- Require every entity covered by the FLSA issue a classification notice to all workers, informing them of their status as an “employee” or “non-employee,” and directing them to the Department of Labor for guidance. Failure to provide the required notice would result in penalties of up to $1,100 for each individual who did not receive notice. This penalty would increase to up to $5,000 per individual for a second offense or a willful violation;
- Authorize the Secretary of Labor to report misclassification information to the IRS, impose additional penalties upon employers that misclassify employees for unemployment compensation purposes, and conduct targeted audits within certain industries.
The issue of misclassification continues to be front and center for many lawmakers and regulators at both the state and federal levels. Bills similar to the Payroll Fraud Prevention Act of 2013 have been repeatedly introduced in Congress since 2010, and numerous states have recently passed or introduced legislation specifically addressing misclassification. The IRS and DOL are also actively pursuing employers in industries in which misclassification is viewed as prevalent.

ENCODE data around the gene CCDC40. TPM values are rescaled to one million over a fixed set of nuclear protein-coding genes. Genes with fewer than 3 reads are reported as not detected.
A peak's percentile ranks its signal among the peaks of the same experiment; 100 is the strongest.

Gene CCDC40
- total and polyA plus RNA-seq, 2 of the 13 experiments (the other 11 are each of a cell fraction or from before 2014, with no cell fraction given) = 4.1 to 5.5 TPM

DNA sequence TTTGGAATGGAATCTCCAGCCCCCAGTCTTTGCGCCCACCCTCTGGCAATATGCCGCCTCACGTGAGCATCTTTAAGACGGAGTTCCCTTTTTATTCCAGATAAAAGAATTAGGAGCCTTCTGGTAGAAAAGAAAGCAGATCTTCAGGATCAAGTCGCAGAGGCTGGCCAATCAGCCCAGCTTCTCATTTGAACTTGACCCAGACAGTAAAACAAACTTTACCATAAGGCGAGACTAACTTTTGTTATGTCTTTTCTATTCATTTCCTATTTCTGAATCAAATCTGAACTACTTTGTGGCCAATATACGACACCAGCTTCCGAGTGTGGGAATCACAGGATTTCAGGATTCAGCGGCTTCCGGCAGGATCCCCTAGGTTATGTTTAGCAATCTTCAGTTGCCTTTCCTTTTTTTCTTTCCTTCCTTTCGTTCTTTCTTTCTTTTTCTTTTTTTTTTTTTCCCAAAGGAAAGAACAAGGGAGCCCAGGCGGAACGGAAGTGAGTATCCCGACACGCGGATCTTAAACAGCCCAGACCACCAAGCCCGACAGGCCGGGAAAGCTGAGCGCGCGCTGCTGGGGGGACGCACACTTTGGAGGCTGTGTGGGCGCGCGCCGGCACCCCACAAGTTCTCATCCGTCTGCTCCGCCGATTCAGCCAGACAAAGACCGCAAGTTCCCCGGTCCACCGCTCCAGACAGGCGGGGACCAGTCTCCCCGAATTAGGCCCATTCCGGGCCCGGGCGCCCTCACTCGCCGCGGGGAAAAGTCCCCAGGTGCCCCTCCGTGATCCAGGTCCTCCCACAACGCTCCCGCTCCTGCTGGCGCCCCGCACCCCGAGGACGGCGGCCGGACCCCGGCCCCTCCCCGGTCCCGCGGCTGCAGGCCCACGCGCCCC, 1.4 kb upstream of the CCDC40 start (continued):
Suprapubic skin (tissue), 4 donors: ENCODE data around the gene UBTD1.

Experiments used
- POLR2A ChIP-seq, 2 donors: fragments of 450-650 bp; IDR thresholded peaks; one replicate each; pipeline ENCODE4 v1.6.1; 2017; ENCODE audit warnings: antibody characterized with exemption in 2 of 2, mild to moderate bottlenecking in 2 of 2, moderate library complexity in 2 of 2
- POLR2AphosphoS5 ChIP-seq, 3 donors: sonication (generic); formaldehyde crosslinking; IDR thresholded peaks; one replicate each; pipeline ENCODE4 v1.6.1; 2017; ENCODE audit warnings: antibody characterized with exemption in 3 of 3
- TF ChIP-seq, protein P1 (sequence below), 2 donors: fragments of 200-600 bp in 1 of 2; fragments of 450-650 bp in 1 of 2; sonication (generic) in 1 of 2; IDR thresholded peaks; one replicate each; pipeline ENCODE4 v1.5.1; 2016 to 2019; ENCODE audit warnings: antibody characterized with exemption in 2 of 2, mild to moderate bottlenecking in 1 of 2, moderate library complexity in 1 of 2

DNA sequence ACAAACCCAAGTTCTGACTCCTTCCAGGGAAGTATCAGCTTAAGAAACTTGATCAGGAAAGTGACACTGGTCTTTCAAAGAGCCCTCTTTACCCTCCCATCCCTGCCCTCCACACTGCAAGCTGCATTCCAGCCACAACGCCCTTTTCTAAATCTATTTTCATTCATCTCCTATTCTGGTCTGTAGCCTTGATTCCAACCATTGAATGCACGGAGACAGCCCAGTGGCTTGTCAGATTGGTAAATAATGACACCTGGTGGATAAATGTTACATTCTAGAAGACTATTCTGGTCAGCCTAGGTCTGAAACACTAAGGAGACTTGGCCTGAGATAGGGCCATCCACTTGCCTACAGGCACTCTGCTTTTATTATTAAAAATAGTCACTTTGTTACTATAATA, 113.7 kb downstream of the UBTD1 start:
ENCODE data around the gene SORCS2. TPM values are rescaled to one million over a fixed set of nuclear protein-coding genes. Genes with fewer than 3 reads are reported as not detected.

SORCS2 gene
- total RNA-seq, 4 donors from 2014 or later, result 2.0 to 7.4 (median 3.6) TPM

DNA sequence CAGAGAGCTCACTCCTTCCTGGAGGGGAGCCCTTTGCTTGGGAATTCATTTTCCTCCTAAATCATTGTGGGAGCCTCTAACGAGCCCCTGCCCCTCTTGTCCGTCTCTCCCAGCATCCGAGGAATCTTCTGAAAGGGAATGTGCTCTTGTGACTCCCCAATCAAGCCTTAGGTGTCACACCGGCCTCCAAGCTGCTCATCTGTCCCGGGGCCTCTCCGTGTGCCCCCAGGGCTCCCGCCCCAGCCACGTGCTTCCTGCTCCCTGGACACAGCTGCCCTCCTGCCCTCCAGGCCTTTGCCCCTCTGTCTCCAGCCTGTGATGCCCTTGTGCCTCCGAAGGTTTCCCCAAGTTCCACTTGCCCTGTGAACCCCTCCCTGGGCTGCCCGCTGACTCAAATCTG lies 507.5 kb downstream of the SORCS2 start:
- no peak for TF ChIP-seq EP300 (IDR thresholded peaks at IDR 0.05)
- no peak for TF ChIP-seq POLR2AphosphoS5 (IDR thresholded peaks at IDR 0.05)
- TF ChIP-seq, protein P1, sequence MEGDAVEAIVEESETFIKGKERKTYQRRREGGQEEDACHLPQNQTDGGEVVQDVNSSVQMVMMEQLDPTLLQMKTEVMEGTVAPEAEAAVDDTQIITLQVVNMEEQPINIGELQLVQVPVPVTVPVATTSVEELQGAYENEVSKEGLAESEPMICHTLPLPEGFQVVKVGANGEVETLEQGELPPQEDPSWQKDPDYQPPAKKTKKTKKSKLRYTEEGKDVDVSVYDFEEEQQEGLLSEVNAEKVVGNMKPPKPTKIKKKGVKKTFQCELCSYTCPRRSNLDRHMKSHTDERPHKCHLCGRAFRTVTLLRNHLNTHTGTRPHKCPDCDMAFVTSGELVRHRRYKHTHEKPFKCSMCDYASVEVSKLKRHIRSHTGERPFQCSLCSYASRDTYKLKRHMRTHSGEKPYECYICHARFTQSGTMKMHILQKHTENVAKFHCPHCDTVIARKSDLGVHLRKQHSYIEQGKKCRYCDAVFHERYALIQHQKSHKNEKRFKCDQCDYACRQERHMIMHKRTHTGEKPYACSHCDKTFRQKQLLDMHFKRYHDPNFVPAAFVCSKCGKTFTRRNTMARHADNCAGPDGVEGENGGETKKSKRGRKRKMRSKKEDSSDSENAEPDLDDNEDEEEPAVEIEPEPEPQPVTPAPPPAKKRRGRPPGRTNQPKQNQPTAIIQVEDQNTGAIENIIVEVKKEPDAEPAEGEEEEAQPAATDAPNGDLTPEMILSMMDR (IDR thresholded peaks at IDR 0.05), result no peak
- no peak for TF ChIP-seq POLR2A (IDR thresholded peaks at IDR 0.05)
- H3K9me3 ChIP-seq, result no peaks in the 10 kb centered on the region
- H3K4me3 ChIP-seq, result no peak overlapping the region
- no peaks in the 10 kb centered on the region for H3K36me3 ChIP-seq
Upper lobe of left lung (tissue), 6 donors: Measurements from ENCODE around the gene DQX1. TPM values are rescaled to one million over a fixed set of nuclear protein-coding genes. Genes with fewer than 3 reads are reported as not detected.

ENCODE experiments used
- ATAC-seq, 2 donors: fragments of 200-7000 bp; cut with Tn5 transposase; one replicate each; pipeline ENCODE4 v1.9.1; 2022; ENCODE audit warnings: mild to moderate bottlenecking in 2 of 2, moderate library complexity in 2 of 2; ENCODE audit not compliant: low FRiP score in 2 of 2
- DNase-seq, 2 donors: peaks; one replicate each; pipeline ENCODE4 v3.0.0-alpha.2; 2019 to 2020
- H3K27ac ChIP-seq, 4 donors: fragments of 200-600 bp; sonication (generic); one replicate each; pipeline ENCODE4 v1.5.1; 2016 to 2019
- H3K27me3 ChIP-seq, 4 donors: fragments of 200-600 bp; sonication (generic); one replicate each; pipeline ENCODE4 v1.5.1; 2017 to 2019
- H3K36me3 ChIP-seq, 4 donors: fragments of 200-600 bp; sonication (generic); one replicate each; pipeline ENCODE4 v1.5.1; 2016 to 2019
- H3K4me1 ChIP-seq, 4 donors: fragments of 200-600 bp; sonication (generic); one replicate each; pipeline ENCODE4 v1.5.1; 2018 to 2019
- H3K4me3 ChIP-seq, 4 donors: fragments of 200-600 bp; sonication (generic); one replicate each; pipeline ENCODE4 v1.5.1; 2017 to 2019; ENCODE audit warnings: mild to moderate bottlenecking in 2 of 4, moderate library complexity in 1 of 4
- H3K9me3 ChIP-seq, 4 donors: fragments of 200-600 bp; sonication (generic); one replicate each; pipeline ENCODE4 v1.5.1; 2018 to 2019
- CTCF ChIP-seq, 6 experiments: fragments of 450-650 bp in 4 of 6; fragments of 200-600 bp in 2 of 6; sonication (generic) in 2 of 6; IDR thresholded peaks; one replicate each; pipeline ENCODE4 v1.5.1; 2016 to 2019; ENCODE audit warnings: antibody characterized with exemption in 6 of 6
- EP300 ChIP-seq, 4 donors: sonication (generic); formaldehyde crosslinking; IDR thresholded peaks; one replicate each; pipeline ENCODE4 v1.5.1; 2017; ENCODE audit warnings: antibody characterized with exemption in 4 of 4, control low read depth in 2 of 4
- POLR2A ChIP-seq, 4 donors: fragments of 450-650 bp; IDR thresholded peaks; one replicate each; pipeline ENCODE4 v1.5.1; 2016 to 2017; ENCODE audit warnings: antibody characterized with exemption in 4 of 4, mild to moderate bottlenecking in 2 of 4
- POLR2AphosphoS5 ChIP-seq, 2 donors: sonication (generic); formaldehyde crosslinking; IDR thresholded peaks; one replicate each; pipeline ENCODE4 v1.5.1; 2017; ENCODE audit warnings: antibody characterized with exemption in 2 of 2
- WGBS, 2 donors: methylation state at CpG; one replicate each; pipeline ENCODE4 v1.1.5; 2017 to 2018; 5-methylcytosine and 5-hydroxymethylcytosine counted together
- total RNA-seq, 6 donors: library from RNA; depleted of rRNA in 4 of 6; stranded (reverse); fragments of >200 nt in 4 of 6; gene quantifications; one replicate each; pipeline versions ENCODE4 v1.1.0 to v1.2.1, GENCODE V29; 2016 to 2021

Although in the current atmosphere of partisan gridlock on Capitol Hill the proposed bill is likely to face significant push-back, the issue of “misclassification” has been in the forefront for lawmakers and regulators in recent years and is unlikely to go away soon. The broad scope of S. 1687 means employers will be well served to stay on top of this legislation should it move forward through Congress.